The Lawyer has produced something pretty impressive – a crystal ball for the legal professions, called 2018: A window into the future. It’s a collection of anecdotal and statistical information that sketches out what the legal industry will look like in five years’ time. While UK-based, in a global world this resource is worth a look, especially for those teachers whose subjects are more distinctly professional or skills-based and/or allow for critical analysis of what lawyers do, and will likely do in the future.
The predictions include: several international law firm mergers; the rise of an elite group of litigation boutiques, dominated by US firms; rapid consolidation, including an increase in alternative business structures and lawyers working with non-lawyers; diverse and multi-jurisdictional paths to the profession; and greater foreign law firm presence in China, Chinese online legal services and a Chinese-headquartered global firm.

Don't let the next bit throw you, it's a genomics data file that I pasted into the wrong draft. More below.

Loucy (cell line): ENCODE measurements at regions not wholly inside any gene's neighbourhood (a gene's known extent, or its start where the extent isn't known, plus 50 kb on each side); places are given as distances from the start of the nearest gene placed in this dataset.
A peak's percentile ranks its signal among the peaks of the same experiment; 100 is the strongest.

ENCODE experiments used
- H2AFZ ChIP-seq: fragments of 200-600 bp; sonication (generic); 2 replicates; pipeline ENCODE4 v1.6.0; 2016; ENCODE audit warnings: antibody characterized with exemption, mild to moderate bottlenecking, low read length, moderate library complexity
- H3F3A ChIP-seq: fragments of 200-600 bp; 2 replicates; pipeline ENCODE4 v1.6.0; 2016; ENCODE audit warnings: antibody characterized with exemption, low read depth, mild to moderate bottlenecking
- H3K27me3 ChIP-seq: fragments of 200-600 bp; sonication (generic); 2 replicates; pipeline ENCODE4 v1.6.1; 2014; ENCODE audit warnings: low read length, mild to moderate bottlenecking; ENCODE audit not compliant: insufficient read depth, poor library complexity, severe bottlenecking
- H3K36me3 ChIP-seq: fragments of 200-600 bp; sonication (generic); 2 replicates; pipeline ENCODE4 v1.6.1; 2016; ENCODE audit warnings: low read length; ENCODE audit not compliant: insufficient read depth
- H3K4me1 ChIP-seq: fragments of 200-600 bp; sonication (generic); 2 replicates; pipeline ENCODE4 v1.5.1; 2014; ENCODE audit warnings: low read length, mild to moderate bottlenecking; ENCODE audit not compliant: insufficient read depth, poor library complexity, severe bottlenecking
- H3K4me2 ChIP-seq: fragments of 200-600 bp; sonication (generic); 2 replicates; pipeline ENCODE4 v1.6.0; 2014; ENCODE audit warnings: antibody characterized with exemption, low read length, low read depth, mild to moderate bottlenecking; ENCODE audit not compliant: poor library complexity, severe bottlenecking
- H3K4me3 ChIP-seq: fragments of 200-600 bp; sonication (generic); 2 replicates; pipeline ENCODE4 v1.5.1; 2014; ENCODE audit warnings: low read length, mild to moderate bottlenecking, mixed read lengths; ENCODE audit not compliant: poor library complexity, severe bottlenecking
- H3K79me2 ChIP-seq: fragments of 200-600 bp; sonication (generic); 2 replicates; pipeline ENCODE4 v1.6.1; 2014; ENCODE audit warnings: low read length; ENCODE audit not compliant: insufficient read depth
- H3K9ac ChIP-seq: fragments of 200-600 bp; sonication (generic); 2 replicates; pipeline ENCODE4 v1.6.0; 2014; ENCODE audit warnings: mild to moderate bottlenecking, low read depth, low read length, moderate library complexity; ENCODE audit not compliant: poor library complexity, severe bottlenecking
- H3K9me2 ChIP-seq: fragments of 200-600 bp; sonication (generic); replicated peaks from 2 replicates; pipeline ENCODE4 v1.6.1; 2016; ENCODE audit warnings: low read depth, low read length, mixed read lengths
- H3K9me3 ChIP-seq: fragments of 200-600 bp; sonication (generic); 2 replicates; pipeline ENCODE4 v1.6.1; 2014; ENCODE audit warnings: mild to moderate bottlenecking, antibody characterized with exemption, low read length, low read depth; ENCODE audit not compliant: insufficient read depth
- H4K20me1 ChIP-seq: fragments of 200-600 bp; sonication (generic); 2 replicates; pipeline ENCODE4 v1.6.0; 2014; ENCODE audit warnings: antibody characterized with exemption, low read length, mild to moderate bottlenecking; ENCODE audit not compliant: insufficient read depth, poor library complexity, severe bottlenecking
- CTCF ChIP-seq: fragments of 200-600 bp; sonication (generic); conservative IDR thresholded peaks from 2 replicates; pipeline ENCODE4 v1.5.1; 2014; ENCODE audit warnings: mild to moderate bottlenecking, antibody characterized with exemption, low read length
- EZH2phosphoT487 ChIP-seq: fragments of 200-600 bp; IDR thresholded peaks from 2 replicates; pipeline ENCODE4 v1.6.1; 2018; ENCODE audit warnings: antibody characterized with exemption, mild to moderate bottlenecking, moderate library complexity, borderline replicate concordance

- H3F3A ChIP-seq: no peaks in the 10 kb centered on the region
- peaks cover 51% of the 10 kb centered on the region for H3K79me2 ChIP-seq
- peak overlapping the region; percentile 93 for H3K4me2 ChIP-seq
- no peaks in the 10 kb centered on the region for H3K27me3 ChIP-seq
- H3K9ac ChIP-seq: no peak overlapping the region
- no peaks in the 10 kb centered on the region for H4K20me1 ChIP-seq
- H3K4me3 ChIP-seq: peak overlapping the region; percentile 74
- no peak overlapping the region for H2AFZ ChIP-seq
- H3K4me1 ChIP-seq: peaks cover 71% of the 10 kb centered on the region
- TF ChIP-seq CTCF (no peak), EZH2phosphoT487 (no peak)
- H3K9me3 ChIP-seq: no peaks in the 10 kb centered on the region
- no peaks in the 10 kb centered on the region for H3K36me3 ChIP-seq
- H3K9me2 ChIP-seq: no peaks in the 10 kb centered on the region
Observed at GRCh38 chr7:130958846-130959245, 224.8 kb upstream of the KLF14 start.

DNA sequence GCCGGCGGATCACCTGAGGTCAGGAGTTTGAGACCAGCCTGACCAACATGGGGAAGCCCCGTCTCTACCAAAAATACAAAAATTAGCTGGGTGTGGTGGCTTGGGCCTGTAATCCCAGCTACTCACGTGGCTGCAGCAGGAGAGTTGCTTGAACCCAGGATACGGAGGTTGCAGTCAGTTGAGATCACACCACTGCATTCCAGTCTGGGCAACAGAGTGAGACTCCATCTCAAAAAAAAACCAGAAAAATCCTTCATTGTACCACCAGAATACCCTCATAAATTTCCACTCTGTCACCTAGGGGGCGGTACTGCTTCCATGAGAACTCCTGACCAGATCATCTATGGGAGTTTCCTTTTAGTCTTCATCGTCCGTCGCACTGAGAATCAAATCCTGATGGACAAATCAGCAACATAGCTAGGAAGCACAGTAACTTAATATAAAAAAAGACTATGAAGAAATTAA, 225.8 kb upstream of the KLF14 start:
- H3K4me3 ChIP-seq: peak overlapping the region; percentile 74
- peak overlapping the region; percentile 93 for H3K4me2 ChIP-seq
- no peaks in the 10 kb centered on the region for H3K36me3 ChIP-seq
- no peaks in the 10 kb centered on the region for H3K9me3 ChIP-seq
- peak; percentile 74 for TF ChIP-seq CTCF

Resources like this enable law teachers and schools to better understand what students who wish to enter practice might require and experience as lawyers or certain types of lawyers. But it’s up to academics to then link these trends, or apparent trends, to wider questions of justice, legitimacy, power, legal ethics and values.